China should see a bumper grain harvest in the coming weeks because of good growing conditions and an increase in planted acreage, Minister of Agriculture and Rural Affairs Han Changfu said in a recent statement.
The comments followed concerns that a series of typhoons could reduce the output of corn, which is already in tight supply.
China’s corn crop is expected to fall by up to 10 million tonnes, or nearly four per cent, from the latest government estimates after the storms hit the northeastern Corn Belt, analysts said.
Expected production losses have pushed Chinese corn futures to a record high and stoked worries over supply shortages in the world’s second-largest consumer of the grain.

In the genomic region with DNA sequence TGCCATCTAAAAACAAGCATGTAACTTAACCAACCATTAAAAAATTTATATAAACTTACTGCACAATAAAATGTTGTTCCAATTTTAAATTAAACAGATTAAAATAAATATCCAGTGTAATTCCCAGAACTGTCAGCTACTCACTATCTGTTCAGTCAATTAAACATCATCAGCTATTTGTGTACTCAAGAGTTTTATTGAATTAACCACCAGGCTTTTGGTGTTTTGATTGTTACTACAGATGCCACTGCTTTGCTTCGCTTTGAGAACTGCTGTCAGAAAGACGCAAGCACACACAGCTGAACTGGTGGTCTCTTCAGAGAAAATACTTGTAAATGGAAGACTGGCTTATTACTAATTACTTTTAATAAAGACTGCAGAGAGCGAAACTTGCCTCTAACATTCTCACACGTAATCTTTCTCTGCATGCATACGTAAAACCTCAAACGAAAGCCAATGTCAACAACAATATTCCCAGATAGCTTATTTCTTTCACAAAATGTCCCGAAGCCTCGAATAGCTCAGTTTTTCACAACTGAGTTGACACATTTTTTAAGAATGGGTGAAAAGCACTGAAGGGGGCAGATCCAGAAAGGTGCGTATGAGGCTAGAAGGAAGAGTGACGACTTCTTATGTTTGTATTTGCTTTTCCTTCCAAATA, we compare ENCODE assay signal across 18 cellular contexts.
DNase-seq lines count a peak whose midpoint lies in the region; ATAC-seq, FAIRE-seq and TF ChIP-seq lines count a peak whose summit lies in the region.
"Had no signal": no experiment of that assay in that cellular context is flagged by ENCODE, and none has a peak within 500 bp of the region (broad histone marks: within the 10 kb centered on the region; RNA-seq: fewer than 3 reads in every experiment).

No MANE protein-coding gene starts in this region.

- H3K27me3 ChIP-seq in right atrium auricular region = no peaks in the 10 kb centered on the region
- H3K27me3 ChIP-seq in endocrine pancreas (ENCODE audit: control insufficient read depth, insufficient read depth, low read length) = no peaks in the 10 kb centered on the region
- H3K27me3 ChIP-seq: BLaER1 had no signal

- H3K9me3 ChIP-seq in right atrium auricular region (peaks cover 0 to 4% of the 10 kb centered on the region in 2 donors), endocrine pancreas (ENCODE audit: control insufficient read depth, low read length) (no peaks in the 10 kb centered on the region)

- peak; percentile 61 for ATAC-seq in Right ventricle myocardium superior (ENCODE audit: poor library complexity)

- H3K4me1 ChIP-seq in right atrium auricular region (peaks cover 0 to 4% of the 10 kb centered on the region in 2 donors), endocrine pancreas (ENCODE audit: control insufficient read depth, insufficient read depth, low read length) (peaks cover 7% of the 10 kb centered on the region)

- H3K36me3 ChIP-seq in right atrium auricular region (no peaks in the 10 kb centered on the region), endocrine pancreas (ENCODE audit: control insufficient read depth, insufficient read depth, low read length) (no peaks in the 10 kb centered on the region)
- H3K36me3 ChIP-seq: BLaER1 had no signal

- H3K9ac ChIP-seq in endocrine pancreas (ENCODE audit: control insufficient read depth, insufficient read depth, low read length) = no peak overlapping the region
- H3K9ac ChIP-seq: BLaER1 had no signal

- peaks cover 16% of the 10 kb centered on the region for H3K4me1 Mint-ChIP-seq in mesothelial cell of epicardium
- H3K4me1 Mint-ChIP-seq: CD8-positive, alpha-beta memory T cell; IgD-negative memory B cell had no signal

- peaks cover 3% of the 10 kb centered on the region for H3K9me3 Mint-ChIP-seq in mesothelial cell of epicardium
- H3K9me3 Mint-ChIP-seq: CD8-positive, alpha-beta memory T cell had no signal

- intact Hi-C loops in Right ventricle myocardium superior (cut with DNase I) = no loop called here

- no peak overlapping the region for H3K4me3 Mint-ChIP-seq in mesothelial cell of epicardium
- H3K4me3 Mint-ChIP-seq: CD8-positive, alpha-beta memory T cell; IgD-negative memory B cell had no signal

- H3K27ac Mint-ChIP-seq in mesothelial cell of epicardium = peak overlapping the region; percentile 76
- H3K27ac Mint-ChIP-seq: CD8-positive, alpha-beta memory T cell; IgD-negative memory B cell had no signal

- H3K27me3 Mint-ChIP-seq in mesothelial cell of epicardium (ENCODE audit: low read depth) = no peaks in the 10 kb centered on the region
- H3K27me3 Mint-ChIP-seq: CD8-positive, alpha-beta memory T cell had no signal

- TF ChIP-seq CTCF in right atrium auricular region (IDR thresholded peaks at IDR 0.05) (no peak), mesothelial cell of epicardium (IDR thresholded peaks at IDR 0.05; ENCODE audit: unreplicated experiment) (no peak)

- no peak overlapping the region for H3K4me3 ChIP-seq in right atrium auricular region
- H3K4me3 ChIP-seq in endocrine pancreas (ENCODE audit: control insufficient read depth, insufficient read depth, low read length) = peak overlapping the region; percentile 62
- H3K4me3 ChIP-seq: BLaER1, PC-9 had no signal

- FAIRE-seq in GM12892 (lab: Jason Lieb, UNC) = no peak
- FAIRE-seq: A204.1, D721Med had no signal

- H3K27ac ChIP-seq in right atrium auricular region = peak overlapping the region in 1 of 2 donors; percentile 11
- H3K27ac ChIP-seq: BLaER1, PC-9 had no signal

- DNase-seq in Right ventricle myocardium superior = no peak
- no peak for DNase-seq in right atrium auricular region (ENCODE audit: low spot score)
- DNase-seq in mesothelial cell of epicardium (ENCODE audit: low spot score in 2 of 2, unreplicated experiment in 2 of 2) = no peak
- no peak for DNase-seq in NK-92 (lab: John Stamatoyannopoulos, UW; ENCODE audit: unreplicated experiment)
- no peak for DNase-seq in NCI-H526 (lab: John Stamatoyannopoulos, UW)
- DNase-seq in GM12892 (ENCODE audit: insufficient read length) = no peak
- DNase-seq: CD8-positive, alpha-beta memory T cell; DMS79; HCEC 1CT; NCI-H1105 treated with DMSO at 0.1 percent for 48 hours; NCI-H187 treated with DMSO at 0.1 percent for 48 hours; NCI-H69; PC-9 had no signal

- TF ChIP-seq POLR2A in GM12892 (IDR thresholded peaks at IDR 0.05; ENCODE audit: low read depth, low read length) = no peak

Han did not specify which crops he was referring to but said the overall planted acreage of autumn grain had increased by eight per cent this year.
Soybeans and rice are also harvested in the autumn, in addition to corn.
He noted that three consecutive typhoons in the centre of China’s northeast knocked over corn in some areas.
However, given the maturity of the crop at that time, he said the fallen crops would have limited impact on output, and mainly increase the difficulty and cost of harvesting.
Corn in northern China was showing “better-than-usual” growth, he added.